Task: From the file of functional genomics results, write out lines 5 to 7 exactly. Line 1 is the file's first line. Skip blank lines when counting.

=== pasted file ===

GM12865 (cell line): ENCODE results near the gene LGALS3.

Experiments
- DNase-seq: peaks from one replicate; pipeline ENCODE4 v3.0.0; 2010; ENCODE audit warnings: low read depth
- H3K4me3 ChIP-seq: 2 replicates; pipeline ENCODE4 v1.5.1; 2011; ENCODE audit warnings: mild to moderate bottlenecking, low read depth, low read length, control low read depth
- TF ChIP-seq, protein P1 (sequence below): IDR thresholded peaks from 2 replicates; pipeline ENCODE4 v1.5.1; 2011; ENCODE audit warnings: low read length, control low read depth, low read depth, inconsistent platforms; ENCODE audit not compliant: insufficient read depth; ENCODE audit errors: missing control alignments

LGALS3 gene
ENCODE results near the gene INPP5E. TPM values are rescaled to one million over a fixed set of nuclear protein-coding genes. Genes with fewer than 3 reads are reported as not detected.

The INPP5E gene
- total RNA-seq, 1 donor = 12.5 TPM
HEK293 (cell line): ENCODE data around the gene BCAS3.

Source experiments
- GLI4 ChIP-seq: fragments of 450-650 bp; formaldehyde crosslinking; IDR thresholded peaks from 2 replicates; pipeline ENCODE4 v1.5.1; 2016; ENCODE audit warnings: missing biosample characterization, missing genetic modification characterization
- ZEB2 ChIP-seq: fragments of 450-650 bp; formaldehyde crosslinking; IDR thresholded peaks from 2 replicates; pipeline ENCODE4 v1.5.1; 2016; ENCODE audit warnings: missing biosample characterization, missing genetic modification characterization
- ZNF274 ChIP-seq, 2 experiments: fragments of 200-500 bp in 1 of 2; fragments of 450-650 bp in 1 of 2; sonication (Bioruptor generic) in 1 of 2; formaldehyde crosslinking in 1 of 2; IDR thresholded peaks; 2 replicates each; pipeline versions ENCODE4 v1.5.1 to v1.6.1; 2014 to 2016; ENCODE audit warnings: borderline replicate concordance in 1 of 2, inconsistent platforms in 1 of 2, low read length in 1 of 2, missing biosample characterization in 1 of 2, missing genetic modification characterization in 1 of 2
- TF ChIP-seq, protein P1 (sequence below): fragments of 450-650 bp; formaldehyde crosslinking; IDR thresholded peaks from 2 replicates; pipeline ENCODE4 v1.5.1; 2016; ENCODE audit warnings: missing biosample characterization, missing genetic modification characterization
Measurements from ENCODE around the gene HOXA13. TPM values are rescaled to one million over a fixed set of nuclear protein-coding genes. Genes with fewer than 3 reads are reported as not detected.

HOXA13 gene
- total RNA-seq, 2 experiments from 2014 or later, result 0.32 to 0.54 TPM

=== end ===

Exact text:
- TF ChIP-seq, protein P1 (sequence below): IDR thresholded peaks from 2 replicates; pipeline ENCODE4 v1.5.1; 2011; ENCODE audit warnings: low read length, control low read depth, low read depth, inconsistent platforms; ENCODE audit not compliant: insufficient read depth; ENCODE audit errors: missing control alignments

LGALS3 gene
ENCODE results near the gene INPP5E. TPM values are rescaled to one million over a fixed set of nuclear protein-coding genes. Genes with fewer than 3 reads are reported as not detected.